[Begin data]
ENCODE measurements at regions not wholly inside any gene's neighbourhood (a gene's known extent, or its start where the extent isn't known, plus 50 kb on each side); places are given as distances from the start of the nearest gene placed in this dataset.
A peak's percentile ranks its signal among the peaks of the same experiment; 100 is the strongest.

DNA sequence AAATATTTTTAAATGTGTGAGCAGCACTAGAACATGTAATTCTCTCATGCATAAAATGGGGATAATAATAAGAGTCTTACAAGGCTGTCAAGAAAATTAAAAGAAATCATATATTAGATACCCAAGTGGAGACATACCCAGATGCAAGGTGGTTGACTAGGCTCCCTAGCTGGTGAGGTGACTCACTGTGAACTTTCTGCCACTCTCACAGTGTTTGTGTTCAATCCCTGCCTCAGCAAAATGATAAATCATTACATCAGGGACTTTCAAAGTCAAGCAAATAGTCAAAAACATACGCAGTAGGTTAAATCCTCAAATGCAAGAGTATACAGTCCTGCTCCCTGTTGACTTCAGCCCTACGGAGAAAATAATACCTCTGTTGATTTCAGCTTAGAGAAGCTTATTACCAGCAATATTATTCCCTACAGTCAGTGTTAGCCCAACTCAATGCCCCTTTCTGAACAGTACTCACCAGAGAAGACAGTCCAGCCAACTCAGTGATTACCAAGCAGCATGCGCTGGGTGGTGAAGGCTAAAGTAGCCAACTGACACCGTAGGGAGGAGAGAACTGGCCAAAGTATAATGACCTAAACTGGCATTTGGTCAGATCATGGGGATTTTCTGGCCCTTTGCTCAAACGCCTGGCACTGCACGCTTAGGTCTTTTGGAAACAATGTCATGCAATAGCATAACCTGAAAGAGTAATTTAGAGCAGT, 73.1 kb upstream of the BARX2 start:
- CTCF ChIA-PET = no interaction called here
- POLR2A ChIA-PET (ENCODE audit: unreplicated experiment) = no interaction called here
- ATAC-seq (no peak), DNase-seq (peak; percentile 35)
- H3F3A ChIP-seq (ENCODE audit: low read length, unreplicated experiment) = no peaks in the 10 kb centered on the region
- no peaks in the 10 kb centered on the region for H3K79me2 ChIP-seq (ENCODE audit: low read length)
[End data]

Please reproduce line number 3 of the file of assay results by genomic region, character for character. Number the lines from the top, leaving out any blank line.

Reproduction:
DNA sequence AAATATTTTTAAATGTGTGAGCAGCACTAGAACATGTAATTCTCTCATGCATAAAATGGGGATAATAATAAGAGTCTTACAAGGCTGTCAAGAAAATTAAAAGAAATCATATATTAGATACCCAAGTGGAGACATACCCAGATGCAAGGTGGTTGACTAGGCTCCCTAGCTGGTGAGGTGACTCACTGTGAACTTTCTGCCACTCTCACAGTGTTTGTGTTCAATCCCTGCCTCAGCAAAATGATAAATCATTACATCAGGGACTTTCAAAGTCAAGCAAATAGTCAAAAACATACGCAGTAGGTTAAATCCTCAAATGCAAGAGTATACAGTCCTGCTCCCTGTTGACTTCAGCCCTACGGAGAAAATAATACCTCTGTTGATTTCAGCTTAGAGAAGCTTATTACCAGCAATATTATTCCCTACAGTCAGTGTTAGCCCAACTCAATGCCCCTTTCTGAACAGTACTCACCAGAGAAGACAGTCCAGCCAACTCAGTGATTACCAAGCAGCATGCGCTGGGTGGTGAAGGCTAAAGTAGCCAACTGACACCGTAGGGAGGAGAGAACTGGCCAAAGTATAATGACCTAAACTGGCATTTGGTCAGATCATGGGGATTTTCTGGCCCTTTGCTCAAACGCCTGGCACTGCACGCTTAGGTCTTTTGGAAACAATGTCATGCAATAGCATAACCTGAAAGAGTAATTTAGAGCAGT, 73.1 kb upstream of the BARX2 start: